Today is the last day of March, 2015. That’s a pretty easy one: you can look at any calendar, phone, or computer and see that right away. It’s a good thing, too, because these days it’s also nearly impossible to know from one day to the next what day it should be. I’m good with that, but not perfect.
Today is also the International Transgender Day of Visibility, the day that is meant to celebrate those of us who have chosen to live our lives as we needed them to be lived, and not pretend we are someone else–something I did most of my life. Believe me, getting to the point where I could stop pretending wasn’t the easiest thing in my life . . .
My own public coming out wasn’t something I spent a long time thinking about. I had already begun attending a few transgender support meetings through the winter of 2013/14, but by March of 2014, I was feeling the need to do more. By that time I’d been in and out of therapy for almost two years, but I felt that I wasn’t making any real progress toward being me.
That started changing on 29 March, 2014. On that day I drove home from Indiana to Harrisburg in some of the strangest weather I’d ever encountered. It started out cloudy, then started drizzling in eastern Indiana. I began seeing snow flurries in western Ohio, snow in central, and by the time I reach not-rocking Cleveland, it was snowing hard enough that only one lane of the three lane Ohio Turnpike was open. It stayed that way until I reached the Cuyahoga River valley, at which point everything turned to rain–
And stayed that way all through the gathering night as I drove through the mountains of Pennsylvania on the way to Harrisburg.
It was about eleven PM when I reached home, and I didn’t make it into bed until about half-past midnight. I was up because I was chatting with someone about writing, but as I went to bed my mind was on something else. Me.
When I woke up the next morning, Sunday, 30 March, I decided that I was lacking as far as my transition was concerned, and if I was going to go through with it, I’d either need to do so, or crawl back into the closet where I’d been for fifty years. And so, that morning, I threw on my wig, put on a little makeup (really, just a little: I had no idea what I was doing), got dressed, and headed for my normal weekend morning hangout, the Panera in Camp Hill. I was nervous, I was scared, I was worried I was going to get chased out of the joint, and while I did get a few stares–lots of few stares, actually–I was waited on and served.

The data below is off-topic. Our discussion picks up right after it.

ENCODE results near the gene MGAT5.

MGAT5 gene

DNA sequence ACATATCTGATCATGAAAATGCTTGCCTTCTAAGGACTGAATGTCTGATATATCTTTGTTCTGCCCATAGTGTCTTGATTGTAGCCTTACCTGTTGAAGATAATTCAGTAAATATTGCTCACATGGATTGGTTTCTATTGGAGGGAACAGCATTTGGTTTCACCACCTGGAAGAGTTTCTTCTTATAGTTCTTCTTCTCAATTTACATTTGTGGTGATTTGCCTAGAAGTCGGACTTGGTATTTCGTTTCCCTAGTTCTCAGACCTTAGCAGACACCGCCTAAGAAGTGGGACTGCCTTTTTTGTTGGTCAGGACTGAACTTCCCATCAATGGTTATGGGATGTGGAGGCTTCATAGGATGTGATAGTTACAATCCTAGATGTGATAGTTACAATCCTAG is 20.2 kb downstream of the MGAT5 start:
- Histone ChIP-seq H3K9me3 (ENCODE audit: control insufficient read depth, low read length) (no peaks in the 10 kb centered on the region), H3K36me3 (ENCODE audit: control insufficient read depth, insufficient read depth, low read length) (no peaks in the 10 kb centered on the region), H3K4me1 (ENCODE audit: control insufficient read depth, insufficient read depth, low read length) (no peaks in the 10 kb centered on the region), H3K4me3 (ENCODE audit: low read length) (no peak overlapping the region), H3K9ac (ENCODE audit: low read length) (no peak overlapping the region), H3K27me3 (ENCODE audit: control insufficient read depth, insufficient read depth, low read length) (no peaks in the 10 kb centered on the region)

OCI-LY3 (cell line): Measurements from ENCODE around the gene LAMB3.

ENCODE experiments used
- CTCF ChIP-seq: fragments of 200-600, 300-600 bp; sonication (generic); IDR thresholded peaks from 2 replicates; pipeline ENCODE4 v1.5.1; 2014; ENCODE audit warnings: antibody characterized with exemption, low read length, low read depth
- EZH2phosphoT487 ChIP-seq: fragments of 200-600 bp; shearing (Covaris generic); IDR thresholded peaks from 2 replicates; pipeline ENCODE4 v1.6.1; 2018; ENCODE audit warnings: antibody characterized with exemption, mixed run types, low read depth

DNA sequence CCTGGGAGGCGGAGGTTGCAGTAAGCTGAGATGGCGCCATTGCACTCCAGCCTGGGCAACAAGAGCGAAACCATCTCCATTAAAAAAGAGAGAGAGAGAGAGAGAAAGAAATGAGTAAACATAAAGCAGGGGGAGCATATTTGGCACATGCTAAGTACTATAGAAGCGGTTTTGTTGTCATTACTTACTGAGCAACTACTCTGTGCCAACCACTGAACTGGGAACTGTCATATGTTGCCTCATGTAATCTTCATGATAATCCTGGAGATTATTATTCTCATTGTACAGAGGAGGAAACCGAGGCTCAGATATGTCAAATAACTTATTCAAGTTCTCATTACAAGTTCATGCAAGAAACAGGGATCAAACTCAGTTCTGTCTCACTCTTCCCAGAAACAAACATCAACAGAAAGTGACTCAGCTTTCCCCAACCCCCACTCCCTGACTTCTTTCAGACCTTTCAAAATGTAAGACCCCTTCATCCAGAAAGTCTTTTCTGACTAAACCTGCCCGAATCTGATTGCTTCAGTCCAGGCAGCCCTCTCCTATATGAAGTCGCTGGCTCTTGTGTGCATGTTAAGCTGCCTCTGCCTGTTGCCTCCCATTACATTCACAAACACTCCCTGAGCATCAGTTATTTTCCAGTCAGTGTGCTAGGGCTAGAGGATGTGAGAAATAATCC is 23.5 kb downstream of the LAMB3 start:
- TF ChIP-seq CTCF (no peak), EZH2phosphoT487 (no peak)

That was the start. And I even got a picture to commemorate the moment, because if you don’t see it, it didn’t happen, right?
April of 2014 was really my transition month, and the biggest turning point for me was, believe it or not, the fact that I was getting tired of transferring my ID from my woman’s wallet to my male wallet, and I reached the next milestone where I decided I was either going to be a woman or man, and chose woman because, yeah, I was.
Yesterday was my anniversary of my real coming out, where I’d decided to forgo all possible humiliation and walk out of my apartment and show the world who I was. Yesterday I met with my tax prepare at H&R Block in Valparaiso, IN–you may have heard a little about Indiana lately, as the government here is trying to squeeze the entire state into a TARDIS and take us back to 1915–so I could file my federal and state taxes, naturally. Last year I’d done so in male mode, but not so much this year. This year I went as myself, my true self, and my tax lady didn’t bat an eye. She remarked that I looked good, and asked a few questions about my transition, but mostly what she wanted to know was if I was getting ready to publish anything else, since I had a 1099 from Amazon for book royalties. (All of fifteen dollars, if you must know.) As for the whole, “Oh, you’re a woman now?” thing–she could care less.
As I tell people, I still suffer from depression, I still cry, I still believe at times that the end is near, but right now the least of my worries is transition. The news was good enough yesterday that I was able to determine that I’ll be able to undergo electrolysis this summer, and later today or tomorrow I’ll start the process on getting my name and gender markers changed.
It’s been a strange and wonderful journey. And as I say, I have pictures.
What a different a year makes.